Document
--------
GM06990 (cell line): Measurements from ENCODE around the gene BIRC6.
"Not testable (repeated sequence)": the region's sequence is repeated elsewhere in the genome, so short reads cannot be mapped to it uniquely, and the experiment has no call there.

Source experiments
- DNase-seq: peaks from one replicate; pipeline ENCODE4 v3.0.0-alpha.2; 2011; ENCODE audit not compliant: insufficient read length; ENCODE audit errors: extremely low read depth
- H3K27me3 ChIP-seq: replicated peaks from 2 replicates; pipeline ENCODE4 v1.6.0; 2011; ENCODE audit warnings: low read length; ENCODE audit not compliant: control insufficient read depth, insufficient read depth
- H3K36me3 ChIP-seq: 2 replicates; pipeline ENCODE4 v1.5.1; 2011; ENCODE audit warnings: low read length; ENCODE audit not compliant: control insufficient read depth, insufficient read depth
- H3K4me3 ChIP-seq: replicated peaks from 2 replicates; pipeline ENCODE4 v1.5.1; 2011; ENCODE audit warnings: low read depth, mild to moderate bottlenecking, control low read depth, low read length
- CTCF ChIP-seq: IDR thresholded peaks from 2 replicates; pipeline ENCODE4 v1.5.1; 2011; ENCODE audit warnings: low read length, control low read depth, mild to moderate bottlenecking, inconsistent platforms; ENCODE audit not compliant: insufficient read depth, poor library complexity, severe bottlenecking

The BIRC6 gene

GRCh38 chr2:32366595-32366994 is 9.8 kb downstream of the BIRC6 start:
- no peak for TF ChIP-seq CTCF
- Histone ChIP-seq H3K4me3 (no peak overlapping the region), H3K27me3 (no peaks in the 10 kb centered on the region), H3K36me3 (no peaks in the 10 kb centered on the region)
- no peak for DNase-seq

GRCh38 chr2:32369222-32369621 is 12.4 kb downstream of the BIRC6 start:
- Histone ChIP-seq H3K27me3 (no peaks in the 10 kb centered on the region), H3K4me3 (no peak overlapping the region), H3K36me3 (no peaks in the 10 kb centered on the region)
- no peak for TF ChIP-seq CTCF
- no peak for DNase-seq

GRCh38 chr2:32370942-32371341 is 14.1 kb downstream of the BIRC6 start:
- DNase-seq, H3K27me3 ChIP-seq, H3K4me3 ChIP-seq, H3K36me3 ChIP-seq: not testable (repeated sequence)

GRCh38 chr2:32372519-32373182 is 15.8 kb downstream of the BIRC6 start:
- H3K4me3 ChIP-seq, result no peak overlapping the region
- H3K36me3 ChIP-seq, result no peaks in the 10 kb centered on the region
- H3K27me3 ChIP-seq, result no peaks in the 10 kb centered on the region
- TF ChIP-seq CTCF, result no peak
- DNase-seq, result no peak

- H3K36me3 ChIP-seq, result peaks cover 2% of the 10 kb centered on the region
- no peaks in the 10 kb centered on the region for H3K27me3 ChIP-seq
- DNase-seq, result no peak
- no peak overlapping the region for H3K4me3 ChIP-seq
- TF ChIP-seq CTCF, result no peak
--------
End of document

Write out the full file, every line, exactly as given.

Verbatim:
GM06990 (cell line): Measurements from ENCODE around the gene BIRC6.
"Not testable (repeated sequence)": the region's sequence is repeated elsewhere in the genome, so short reads cannot be mapped to it uniquely, and the experiment has no call there.

Source experiments
- DNase-seq: peaks from one replicate; pipeline ENCODE4 v3.0.0-alpha.2; 2011; ENCODE audit not compliant: insufficient read length; ENCODE audit errors: extremely low read depth
- H3K27me3 ChIP-seq: replicated peaks from 2 replicates; pipeline ENCODE4 v1.6.0; 2011; ENCODE audit warnings: low read length; ENCODE audit not compliant: control insufficient read depth, insufficient read depth
- H3K36me3 ChIP-seq: 2 replicates; pipeline ENCODE4 v1.5.1; 2011; ENCODE audit warnings: low read length; ENCODE audit not compliant: control insufficient read depth, insufficient read depth
- H3K4me3 ChIP-seq: replicated peaks from 2 replicates; pipeline ENCODE4 v1.5.1; 2011; ENCODE audit warnings: low read depth, mild to moderate bottlenecking, control low read depth, low read length
- CTCF ChIP-seq: IDR thresholded peaks from 2 replicates; pipeline ENCODE4 v1.5.1; 2011; ENCODE audit warnings: low read length, control low read depth, mild to moderate bottlenecking, inconsistent platforms; ENCODE audit not compliant: insufficient read depth, poor library complexity, severe bottlenecking

The BIRC6 gene

GRCh38 chr2:32366595-32366994 is 9.8 kb downstream of the BIRC6 start:
- no peak for TF ChIP-seq CTCF
- Histone ChIP-seq H3K4me3 (no peak overlapping the region), H3K27me3 (no peaks in the 10 kb centered on the region), H3K36me3 (no peaks in the 10 kb centered on the region)
- no peak for DNase-seq

GRCh38 chr2:32369222-32369621 is 12.4 kb downstream of the BIRC6 start:
- Histone ChIP-seq H3K27me3 (no peaks in the 10 kb centered on the region), H3K4me3 (no peak overlapping the region), H3K36me3 (no peaks in the 10 kb centered on the region)
- no peak for TF ChIP-seq CTCF
- no peak for DNase-seq

GRCh38 chr2:32370942-32371341 is 14.1 kb downstream of the BIRC6 start:
- DNase-seq, H3K27me3 ChIP-seq, H3K4me3 ChIP-seq, H3K36me3 ChIP-seq: not testable (repeated sequence)

GRCh38 chr2:32372519-32373182 is 15.8 kb downstream of the BIRC6 start:
- H3K4me3 ChIP-seq, result no peak overlapping the region
- H3K36me3 ChIP-seq, result no peaks in the 10 kb centered on the region
- H3K27me3 ChIP-seq, result no peaks in the 10 kb centered on the region
- TF ChIP-seq CTCF, result no peak
- DNase-seq, result no peak

- H3K36me3 ChIP-seq, result peaks cover 2% of the 10 kb centered on the region
- no peaks in the 10 kb centered on the region for H3K27me3 ChIP-seq
- DNase-seq, result no peak
- no peak overlapping the region for H3K4me3 ChIP-seq
- TF ChIP-seq CTCF, result no peak